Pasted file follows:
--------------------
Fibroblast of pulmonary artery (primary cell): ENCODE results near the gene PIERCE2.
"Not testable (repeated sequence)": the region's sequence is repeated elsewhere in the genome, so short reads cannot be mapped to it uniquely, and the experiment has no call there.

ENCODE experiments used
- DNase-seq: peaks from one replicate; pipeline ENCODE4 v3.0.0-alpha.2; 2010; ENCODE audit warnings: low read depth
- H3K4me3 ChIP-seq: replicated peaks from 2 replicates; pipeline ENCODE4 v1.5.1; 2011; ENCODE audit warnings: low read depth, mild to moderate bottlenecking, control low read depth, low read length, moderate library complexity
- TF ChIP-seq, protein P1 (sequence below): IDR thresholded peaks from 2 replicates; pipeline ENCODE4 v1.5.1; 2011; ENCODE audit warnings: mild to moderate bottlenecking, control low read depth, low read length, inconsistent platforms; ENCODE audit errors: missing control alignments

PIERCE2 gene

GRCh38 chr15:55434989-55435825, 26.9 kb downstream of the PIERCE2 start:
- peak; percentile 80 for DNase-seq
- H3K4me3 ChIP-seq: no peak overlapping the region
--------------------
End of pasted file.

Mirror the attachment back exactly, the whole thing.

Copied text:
Fibroblast of pulmonary artery (primary cell): ENCODE results near the gene PIERCE2.
"Not testable (repeated sequence)": the region's sequence is repeated elsewhere in the genome, so short reads cannot be mapped to it uniquely, and the experiment has no call there.

ENCODE experiments used
- DNase-seq: peaks from one replicate; pipeline ENCODE4 v3.0.0-alpha.2; 2010; ENCODE audit warnings: low read depth
- H3K4me3 ChIP-seq: replicated peaks from 2 replicates; pipeline ENCODE4 v1.5.1; 2011; ENCODE audit warnings: low read depth, mild to moderate bottlenecking, control low read depth, low read length, moderate library complexity
- TF ChIP-seq, protein P1 (sequence below): IDR thresholded peaks from 2 replicates; pipeline ENCODE4 v1.5.1; 2011; ENCODE audit warnings: mild to moderate bottlenecking, control low read depth, low read length, inconsistent platforms; ENCODE audit errors: missing control alignments

PIERCE2 gene

GRCh38 chr15:55434989-55435825, 26.9 kb downstream of the PIERCE2 start:
- peak; percentile 80 for DNase-seq
- H3K4me3 ChIP-seq: no peak overlapping the region